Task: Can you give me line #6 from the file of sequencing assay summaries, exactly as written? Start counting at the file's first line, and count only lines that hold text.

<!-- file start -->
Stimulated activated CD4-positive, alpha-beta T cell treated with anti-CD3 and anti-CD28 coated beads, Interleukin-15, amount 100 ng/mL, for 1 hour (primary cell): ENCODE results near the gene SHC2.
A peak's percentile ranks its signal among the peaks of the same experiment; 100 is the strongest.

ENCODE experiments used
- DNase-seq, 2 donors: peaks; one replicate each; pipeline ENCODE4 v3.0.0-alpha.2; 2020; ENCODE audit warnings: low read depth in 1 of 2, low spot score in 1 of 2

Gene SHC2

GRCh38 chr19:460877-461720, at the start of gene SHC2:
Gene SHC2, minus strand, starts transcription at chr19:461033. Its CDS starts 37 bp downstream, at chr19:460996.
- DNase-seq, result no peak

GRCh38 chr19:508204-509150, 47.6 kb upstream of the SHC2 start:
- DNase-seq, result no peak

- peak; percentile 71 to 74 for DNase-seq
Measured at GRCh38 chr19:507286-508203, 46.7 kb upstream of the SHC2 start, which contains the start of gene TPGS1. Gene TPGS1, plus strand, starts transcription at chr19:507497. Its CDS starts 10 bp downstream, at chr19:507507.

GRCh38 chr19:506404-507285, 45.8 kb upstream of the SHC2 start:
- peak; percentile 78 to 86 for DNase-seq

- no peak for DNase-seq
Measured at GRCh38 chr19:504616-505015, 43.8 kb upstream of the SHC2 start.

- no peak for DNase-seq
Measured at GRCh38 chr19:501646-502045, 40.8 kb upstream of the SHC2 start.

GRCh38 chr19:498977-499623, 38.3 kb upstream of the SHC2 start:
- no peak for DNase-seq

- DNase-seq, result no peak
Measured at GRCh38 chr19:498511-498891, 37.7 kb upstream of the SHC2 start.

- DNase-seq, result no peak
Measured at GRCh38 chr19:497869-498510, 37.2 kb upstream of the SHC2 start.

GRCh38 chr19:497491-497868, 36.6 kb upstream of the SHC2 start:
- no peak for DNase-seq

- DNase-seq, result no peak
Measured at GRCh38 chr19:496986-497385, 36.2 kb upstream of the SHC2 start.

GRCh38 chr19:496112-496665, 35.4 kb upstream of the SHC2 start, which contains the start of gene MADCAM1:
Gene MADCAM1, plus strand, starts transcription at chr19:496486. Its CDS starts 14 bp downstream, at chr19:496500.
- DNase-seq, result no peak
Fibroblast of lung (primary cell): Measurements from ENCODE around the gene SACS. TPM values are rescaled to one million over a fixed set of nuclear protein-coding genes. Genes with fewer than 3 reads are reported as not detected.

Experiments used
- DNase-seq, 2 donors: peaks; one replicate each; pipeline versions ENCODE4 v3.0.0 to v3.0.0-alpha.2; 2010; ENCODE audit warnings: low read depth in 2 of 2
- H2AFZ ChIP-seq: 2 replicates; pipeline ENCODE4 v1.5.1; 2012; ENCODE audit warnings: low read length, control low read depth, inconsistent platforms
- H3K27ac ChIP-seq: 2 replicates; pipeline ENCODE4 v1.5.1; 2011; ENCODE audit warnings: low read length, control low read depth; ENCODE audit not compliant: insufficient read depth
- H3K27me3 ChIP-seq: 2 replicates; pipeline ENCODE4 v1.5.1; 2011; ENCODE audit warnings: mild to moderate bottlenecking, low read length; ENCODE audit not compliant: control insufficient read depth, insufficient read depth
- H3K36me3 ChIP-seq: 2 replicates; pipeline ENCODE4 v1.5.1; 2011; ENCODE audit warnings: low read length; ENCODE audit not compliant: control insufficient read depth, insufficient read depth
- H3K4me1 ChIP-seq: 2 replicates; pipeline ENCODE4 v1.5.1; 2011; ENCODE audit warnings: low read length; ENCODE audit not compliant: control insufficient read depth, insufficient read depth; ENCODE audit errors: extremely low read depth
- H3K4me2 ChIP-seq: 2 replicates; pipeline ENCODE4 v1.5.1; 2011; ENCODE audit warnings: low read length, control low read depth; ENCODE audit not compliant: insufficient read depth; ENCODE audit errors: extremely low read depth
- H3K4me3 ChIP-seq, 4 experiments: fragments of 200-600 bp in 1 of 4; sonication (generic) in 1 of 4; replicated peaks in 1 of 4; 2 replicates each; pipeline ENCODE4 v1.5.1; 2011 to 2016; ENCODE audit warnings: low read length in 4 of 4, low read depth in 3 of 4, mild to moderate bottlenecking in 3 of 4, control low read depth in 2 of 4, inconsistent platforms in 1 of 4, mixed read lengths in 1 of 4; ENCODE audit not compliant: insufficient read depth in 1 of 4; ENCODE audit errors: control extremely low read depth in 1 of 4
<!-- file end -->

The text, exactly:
GRCh38 chr19:460877-461720, at the start of gene SHC2: